Indigenous communities established intuitive, invaluable farming practices employing biodiversity, sustainable water management, and natural pest control hundreds of years ago, long before the first European settlers arrived in North America. Even after the rise of harmful conventional farming practices in the 1920s, many indigenous and family farms continued to adhere to the same regenerative practices they’d always used. In defining regenerative agriculture today, it’s important to be conscious of both those groups who first established these practices and the ones who never strayed from them.
While much of today’s definition of regenerative agriculture revolves around farming techniques, the ethical treatment of farmers and farm workers is also a huge part of what defines regenerative farming. Regenerative agriculture doesn’t just improve the health of our soil — it also prioritizes fair wages, economic stability, and better quality of life for farmers.
The best way to understand how regenerative agriculture works is to take a look at how a regenerative farm operates. While it may seem like there are a lot of moving parts that go into regenerative farming, in action, they create a seamless, closed-loop system that connects the land, the animals, and the farmers who tend to both.
On a sprawling farm in Manitoba, Canada, fifth-generation hemp growers harvest the regenerative organic hemp hearts we sell at Thrive Market. When the farm was founded, its original farmers recognized the possibility that the area’s fertile soil, clean air, and even its climate were ideal for growing certain crops — including versatile, nutrient-dense hemp.
While the farmers always used organic practices, such as chemical-free pest control and composting, they made the move to regenerative farming a few years ago. Instead of growing one crop across a vast expanse of land (known as “monocropping” in conventional farming, a practice that is known to deplete the soil), the farmers grow a varied rotation of speciality crops throughout the year. They also grow cover crops, which cover the soil, keep it fertile, and manage erosion. These practices allow the family of farmers to maintain their soil health in hopes of continuing their farm for generations to come.
Coconut oil is a beloved kitchen and beauty staple, but its popularity surge has brought unintended consequences. Keeping up with demand has resulted in monocropping, overuse of chemical fertilizers, and poor working conditions for farmers.
We source our regeneratively grown coconut oil from a co-op in Sri Lanka that works directly with more than 1,200 local farmers to provide a fair price for their coconuts. This is unique because many other suppliers use an intermediary to source their coconuts from farmers; by maintaining a direct relationship between the supplier and farmers, suppliers have more control over the purity and quality of the coconut oil.
The coconuts are grown using dynamic agroforestry practices, which allow farmers to manage trees together with other crops and animals to diversify their land use, encourage the sharing of resources, and promote success for all. Some farmers use a process called intercropping, which involves planting other crops (like ginger, black pepper, or bananas) between coconut trees to help increase biodiversity and sequester atmospheric carbon in the soil.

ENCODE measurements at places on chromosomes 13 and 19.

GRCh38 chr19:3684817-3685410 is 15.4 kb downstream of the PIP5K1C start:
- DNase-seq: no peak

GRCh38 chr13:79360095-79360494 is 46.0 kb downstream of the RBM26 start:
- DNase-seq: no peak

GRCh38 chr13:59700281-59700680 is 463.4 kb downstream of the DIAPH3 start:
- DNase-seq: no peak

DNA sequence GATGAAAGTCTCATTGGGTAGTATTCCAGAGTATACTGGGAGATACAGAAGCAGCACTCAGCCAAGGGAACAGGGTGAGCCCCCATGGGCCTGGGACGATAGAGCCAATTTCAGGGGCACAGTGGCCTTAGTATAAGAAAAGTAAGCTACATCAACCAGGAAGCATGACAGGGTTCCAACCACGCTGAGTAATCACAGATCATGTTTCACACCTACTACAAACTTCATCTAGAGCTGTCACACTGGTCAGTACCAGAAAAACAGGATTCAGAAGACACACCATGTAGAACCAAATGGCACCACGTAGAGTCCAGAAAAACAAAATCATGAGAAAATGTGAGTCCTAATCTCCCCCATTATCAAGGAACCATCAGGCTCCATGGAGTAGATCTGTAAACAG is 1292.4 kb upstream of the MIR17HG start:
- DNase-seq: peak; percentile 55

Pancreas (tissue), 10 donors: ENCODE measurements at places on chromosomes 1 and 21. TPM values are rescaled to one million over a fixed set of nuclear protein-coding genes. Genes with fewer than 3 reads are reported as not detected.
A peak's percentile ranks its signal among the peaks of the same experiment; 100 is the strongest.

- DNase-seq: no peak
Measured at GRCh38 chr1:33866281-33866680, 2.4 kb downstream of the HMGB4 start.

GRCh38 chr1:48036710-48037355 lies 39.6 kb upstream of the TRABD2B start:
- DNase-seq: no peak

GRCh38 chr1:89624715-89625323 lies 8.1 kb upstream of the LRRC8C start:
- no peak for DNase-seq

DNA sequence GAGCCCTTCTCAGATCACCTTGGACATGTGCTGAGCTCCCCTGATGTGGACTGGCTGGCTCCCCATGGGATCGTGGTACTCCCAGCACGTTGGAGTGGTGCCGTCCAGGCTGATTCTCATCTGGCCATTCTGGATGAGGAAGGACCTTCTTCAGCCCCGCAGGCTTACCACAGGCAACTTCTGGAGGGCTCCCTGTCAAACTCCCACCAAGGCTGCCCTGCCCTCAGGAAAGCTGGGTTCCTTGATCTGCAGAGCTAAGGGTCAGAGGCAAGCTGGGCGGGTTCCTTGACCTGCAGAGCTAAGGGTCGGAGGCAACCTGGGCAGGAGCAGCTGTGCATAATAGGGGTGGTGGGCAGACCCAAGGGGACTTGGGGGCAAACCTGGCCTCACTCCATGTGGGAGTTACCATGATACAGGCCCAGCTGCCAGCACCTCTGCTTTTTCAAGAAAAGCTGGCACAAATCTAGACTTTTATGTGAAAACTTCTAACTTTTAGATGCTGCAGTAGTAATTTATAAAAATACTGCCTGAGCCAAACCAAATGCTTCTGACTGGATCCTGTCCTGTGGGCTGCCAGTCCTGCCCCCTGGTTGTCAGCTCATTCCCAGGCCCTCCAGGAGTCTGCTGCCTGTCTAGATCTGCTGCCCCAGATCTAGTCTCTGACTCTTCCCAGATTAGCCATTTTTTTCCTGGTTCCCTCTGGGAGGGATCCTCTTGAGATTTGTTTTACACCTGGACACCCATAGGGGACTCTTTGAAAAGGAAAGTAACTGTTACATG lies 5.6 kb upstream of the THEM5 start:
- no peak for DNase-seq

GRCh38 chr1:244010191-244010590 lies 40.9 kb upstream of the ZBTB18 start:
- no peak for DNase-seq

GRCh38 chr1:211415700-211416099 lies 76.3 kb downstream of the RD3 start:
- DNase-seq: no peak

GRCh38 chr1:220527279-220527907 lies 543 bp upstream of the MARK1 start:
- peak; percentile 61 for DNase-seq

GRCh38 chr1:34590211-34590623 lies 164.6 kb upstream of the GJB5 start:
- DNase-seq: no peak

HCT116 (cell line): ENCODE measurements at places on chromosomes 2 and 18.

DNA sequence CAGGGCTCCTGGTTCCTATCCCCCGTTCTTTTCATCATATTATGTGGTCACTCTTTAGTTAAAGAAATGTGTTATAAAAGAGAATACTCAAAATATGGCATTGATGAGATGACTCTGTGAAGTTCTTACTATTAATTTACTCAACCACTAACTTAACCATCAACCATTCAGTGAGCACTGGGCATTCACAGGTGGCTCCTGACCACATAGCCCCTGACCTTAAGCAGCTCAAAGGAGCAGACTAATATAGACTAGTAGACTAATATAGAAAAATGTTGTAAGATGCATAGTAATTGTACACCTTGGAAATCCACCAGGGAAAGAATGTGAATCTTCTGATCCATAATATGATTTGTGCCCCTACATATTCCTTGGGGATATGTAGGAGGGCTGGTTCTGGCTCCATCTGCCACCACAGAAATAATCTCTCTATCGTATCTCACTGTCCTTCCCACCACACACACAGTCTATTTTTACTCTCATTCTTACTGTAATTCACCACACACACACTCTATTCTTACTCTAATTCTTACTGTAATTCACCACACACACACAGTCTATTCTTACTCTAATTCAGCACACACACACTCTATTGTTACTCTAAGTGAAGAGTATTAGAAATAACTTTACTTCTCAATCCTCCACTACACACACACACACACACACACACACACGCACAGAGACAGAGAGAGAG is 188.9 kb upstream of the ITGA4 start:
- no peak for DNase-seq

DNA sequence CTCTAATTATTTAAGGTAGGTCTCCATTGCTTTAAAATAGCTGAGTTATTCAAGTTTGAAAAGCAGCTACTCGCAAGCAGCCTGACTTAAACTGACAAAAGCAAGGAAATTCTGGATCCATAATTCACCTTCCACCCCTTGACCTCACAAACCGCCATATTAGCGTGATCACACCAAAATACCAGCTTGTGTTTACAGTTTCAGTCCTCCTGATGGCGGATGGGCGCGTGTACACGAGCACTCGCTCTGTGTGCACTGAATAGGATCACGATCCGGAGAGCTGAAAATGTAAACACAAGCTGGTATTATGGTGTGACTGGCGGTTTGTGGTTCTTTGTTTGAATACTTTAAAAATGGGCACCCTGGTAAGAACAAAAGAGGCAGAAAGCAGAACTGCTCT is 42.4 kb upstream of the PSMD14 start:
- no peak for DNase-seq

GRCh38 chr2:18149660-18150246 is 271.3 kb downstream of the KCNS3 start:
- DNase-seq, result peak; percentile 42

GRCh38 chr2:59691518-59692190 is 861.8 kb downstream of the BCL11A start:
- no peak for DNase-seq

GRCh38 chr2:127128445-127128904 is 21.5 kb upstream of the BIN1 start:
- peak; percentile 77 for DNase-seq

Farmers compost the soil using manure from cattle and chickens, and they even create mulch from coconut husks and fronds to improve the soil’s organic matter. About 90% of coconuts are rain harvested, so these processes are important for retaining moisture during the dry seasons.
The end result is a supply chain that not only provides fair, ethical wages for its farmers, but also sets in motion practices that will improve the area’s soil health over time.
Launching later this year, Thrive Market White Quinoa is grown regeneratively on a small farm tucked into a fertile valley in Idaho. Though it does grow quinoa, this place isn’t technically a quinoa farm; first and foremost, it’s a dairy farm.
Here, dairy cattle roam the fields with a view of snow-capped mountains just beyond their pastures. The farm raises dairy cattle to produce the milk and cheese that provides the farmers with their main source of income. A few years back, they began growing white quinoa as a cover crop (one of the key tenets of regenerative farming) to help keep the soil healthy and provide a second source of income for the farm and its owners. The farmers plant quinoa when it’s in season, then allow their cattle to graze after the quinoa is harvested, creating a rotation that’s both good for the earth and good for the farm’s bottom line.
The U.S. Department of Agriculture reports that independent dairy farms are disappearing at a rapid rate. Adding quinoa as a secondary cash crop increases the farm’s revenue stream and allows them to operate using the regenerative practices they believe in.
It’s an ambitious question, but McElwee and many others believe that regenerative farming is one of the few things that can not only help combat climate change, but actually reverse its effects and help to heal the planet.
While the farming techniques now considered “regenerative” are in fact the basis of all farming, industrialized agriculture has strayed far from its roots. It will take a lot for the commercial food industry to give up the monocropping and chemical fertilizers they’ve come to rely on.
According to McElwee, though, a change is in the air — and in the soil.
“Over the past several years, the whole industry has mobilized,” McElwee says. “All of the brands that were pioneers of organic are now leaning into regenerative, really trying to figure out how to create a world that goes beyond sustainability.”
He adds that while a traditionally sustainable approach to agriculture can only go so far toward actually building a healthier world, regenerative agriculture gives him hope. “Regeneration is, ‘How do you heal? How do you actually create more, refurbish, and deliver a healthier environment?’”
Download the app for easy shopping on the go
By providing your mobile number, you agree to receive marketing text messages from Thrive Market. Consent not a condition to purchase. Msg & data rates apply. Msg frequency varies. Reply HELP for help and STOP to cancel.